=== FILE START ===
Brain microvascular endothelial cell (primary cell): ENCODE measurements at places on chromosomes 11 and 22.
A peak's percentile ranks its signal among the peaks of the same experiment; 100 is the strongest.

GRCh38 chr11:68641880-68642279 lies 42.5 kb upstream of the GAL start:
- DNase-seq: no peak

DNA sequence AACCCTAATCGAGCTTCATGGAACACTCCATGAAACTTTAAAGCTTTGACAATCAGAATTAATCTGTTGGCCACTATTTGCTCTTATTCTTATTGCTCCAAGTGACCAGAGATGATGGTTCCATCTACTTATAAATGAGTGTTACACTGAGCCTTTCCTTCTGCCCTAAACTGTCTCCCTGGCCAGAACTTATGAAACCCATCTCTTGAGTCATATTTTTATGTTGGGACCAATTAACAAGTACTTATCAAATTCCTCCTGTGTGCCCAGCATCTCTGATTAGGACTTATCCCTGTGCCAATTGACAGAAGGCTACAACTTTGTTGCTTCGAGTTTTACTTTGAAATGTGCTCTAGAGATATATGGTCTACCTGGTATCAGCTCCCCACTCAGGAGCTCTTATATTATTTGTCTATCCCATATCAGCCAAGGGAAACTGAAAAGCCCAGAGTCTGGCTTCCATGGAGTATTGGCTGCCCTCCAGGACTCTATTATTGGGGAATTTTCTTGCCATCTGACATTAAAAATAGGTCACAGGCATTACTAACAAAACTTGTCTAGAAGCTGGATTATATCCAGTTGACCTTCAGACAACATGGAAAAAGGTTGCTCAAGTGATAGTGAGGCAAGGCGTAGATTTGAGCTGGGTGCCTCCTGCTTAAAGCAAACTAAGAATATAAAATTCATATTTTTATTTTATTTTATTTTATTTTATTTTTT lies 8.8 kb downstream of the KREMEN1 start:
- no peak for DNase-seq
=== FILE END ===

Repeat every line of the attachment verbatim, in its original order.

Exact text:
Brain microvascular endothelial cell (primary cell): ENCODE measurements at places on chromosomes 11 and 22.
A peak's percentile ranks its signal among the peaks of the same experiment; 100 is the strongest.

GRCh38 chr11:68641880-68642279 lies 42.5 kb upstream of the GAL start:
- DNase-seq: no peak

DNA sequence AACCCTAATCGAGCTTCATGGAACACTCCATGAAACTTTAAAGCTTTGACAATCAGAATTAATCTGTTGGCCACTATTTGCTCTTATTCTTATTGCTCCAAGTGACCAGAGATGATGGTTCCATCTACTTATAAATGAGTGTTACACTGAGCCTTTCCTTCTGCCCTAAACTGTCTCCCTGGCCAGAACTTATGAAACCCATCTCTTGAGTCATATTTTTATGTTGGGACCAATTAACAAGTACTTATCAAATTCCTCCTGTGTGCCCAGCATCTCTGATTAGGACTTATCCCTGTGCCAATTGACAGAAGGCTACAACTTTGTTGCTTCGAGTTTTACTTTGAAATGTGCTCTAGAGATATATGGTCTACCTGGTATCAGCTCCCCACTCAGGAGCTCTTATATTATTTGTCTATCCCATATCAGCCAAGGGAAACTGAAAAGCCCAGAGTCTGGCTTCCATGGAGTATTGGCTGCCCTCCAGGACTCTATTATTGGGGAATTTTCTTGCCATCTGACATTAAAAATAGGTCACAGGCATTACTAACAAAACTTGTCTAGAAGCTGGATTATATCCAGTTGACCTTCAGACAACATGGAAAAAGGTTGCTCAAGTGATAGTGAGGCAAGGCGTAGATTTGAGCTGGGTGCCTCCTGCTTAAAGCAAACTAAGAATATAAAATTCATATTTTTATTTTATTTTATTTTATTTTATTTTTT lies 8.8 kb downstream of the KREMEN1 start:
- no peak for DNase-seq